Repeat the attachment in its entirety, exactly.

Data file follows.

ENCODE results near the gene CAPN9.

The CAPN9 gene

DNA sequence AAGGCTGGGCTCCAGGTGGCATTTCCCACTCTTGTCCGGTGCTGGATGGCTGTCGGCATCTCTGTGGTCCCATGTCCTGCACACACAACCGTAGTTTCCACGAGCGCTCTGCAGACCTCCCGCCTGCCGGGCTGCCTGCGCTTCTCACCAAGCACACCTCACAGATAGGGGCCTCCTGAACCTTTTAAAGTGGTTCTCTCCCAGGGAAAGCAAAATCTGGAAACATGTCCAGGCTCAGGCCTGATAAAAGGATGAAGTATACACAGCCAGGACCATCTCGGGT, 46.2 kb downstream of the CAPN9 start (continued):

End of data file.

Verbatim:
ENCODE results near the gene CAPN9.

The CAPN9 gene

DNA sequence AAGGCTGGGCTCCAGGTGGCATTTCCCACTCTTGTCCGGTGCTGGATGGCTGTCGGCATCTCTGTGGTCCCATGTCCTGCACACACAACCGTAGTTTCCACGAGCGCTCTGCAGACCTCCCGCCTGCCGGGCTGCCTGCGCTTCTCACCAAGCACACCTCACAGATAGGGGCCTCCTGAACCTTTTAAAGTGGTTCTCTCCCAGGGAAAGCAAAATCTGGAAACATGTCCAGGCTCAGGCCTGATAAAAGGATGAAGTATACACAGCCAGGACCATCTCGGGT, 46.2 kb downstream of the CAPN9 start (continued):